Blind  Review – A dull, inspid home invasion horror that’s hard to sit through
The opening title of the film use ‘Braille’ fonts (ones used by vision impaired people) to introduce the film. If that’s not insensitive and obnoxious wait till the end credits start. Director Marcel Walz and writer Joe Knetter who claim that the idea of the film came from a dream before wrapping the entire production within 21 days, also have the audacity to pull a sad one on the audience. The closing credit announces that there’s going to be a Blind: Part 2. That is just baffling because if the 90 minutes slogfest wasn’t torturous enough for you then wait there are 90 more of them. Anyway, my point is that ‘Blind‘ is not just a horrible horror film but it’s so lazy and inconsequential that even the makers couldn’t sit through it.
Following the life of Faye (Sarah French) – A former actress who lost her vision due to botched up laser surgery, the film is set almost entirely inside her dreamy, posh villa that overlooks the Hollywood hills. The camera follows her around as she gulps the realization of her lost life. She has drowned herself in misery and all she does through the days is sip some fine wine, take occasional baths, roam around the house aimlessly, and wake up to nightmares.
Related to Blind – 15 Must-see Surreal Films of 2015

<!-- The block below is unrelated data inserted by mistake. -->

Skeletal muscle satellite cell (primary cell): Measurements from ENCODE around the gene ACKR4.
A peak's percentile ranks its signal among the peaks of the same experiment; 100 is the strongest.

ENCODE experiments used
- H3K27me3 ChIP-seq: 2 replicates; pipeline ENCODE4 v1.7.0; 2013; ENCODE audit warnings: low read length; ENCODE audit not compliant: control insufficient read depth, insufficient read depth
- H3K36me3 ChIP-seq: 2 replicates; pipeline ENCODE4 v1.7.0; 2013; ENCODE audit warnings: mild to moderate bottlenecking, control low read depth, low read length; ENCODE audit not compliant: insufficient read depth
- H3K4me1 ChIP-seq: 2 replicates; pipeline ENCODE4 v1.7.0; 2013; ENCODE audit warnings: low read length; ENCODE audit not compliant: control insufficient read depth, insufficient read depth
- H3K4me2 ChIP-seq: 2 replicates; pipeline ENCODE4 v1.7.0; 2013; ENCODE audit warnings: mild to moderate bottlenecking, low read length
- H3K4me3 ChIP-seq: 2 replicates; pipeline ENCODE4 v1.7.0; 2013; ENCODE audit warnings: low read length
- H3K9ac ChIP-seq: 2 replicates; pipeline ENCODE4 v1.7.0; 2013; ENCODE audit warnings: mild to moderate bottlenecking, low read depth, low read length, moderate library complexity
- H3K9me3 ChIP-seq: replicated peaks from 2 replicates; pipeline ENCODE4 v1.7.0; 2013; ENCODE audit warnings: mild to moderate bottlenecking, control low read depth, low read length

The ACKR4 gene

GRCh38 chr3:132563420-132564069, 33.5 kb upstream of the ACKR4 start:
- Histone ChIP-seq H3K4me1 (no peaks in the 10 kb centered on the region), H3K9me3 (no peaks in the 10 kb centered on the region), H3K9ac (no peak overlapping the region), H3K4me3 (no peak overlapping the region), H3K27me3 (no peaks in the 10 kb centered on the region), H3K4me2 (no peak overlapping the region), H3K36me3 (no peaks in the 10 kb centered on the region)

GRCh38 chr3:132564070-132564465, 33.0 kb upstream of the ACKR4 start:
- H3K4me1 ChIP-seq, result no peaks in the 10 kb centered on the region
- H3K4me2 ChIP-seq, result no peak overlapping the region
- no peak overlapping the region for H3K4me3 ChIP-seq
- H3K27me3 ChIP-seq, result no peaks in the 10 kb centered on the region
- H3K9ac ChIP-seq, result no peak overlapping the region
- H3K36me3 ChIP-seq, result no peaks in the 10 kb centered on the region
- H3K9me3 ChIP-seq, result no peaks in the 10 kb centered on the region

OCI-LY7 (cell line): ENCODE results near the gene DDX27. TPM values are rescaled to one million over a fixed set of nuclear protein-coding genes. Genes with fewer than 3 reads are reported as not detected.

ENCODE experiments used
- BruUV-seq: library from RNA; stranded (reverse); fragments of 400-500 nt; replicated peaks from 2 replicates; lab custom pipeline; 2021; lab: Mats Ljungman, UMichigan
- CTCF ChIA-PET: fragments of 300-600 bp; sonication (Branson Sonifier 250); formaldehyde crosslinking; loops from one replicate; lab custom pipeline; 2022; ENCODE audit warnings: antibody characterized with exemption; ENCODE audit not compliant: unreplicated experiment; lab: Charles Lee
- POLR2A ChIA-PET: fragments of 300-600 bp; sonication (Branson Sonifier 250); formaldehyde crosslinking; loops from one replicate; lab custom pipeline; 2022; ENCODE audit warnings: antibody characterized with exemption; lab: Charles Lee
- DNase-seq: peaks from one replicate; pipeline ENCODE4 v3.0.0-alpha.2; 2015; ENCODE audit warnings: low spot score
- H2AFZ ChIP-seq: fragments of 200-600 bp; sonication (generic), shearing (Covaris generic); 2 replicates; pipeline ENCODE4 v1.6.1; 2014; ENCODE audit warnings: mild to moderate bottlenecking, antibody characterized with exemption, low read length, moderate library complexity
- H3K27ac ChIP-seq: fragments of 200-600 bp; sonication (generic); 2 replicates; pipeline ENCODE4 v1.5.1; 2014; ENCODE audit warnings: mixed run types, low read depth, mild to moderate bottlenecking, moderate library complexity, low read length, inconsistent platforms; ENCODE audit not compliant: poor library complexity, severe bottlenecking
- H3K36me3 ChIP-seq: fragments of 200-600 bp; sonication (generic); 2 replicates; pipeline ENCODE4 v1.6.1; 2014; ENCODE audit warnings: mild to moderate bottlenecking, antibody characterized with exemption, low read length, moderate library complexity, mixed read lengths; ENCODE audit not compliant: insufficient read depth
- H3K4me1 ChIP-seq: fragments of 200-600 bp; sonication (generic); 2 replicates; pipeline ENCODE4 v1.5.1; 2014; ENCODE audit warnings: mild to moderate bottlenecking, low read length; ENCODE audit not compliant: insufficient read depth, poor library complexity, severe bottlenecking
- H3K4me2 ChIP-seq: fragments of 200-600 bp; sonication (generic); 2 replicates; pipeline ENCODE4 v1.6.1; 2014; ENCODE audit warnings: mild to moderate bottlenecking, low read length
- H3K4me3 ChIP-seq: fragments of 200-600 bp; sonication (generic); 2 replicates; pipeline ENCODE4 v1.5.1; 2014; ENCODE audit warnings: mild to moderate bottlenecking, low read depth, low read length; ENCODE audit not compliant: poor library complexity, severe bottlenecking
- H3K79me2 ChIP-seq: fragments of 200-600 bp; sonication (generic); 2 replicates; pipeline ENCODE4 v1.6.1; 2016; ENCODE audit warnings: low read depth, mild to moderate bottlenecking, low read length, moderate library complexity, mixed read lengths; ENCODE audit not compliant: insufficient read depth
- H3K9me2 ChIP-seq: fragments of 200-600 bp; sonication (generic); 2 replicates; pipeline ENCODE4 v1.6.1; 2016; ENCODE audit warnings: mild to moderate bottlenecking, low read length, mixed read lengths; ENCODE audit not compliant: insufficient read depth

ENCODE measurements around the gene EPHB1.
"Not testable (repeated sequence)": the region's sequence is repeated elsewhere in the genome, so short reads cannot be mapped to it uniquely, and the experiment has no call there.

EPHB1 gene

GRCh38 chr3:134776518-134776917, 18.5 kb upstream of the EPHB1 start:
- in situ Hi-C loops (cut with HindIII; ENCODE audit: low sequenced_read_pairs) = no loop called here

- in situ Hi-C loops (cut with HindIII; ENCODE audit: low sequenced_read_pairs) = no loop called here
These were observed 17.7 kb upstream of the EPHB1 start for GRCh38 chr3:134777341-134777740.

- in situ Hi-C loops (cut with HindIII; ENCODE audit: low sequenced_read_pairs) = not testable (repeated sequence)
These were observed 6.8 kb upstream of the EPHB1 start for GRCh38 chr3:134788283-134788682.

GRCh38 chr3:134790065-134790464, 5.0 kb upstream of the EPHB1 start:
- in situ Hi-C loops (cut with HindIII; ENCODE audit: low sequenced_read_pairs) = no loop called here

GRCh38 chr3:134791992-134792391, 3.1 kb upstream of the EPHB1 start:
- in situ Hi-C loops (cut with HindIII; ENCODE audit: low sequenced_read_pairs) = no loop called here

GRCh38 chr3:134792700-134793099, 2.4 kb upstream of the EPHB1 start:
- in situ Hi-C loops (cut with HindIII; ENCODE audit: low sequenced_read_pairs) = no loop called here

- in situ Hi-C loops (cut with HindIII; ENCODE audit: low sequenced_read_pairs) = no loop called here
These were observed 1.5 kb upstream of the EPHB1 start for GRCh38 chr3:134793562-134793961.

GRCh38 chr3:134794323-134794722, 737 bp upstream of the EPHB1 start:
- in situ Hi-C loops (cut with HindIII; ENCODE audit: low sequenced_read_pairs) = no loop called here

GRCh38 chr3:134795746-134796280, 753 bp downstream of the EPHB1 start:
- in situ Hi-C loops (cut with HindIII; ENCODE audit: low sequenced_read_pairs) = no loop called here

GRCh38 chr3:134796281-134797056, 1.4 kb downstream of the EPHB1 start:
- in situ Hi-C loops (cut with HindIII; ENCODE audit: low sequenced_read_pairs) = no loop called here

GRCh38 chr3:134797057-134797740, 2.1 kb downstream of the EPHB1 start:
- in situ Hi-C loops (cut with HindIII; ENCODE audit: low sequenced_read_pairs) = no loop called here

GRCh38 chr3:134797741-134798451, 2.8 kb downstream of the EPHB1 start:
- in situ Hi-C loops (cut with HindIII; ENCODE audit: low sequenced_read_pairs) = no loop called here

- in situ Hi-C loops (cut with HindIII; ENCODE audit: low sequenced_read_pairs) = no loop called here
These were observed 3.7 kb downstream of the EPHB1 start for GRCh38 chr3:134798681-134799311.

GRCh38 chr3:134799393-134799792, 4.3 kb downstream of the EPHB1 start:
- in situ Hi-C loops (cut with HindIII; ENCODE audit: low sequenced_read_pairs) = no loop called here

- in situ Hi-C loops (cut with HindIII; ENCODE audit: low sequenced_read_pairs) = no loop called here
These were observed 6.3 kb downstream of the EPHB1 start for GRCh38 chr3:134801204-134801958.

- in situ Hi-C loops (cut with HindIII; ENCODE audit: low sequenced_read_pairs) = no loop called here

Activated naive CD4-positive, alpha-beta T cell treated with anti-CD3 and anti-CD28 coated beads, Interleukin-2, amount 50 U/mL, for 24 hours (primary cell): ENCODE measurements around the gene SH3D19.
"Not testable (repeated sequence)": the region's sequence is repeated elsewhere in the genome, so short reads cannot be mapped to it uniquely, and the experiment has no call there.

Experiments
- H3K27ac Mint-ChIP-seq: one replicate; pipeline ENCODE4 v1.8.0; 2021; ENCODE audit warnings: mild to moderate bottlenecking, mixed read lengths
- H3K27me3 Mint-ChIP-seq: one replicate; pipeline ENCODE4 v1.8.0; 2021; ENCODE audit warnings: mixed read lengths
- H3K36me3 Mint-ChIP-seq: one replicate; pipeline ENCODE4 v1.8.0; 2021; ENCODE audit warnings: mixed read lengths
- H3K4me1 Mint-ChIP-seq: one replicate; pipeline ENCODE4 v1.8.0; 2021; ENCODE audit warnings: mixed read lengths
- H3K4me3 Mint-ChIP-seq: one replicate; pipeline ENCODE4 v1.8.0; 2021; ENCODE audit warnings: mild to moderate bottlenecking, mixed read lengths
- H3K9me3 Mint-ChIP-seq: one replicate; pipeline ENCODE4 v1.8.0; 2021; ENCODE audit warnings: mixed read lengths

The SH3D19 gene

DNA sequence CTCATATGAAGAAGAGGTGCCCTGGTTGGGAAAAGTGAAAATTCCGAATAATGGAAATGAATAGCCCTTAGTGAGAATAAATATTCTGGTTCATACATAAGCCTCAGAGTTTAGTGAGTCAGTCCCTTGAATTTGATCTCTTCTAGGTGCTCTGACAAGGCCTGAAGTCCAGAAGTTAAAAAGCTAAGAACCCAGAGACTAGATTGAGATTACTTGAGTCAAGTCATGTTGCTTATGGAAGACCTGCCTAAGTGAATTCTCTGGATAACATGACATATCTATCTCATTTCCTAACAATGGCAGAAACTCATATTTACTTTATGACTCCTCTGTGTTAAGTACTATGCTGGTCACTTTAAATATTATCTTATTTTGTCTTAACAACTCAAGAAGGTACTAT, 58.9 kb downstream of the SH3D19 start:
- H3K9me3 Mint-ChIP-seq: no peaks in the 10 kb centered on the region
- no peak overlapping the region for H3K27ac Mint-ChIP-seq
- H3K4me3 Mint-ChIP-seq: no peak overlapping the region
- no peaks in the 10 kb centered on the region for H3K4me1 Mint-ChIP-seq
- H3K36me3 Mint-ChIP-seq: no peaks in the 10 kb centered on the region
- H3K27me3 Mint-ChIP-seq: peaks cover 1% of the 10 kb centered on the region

Her only solace is a newfound friendship with Sophia (Caroline Williams) – a talky woman who is blind since birth and Luke (Tyler Gallant) – a handsome young man who is mute and can only communicate through his cellphone. They are a part of a support group that spews cheesy, weirdly written, life-affirming monologues that sound more Bullishit than Michael St. Michaels claims. When things are not happening around her, she slips into cozy robes and sways to pop interludes that are worse than the monologues aforementioned.
Oh! And before I forget, there’s also a masked stranger called ‘Pretty Boy’ who plays with dolls in his sex-crazed, self-made dungeon that is carefully calibrated by Christmas Lights. Marcel Walz almost randomly and intermittently cuts out of Faye’s life to show us what Pretty Boy is up to. Only to circle back to her because none of them are compelling enough or even mildly convincing to look at. Sarah French could be easily replaced by one of Pretty Boy’s dolls and vocalized by another cellphone bot and you wouldn’t notice.
There’s not just a lack of tension but also a lack of conflict to this tale that gets blander and blander with every passing minute. The viewers are forced to reckon with these characters that they don’t give two shits about and see murders happening in such an odd fashion that they evoke laughs more than dread. This could have worked as a ‘so bad that it’s good’ feature but everyone involved takes it so seriously that you sit and ponder over the reasons why someone would rent such a beautiful home to someone who sleepwalked to a film set to make a feature.
Blind is the epitome of bad filmmaking. There are zero redeeming factors and it neither makes you get involved in its premise nor offers the unconventional home-invasion reversal that it promises on the outset. In the end, it just leaves you angry and that’s not a good place to be.
Blind (2020) Trailer
Blind (2020) Links – IMDb, Rotten Tomatoes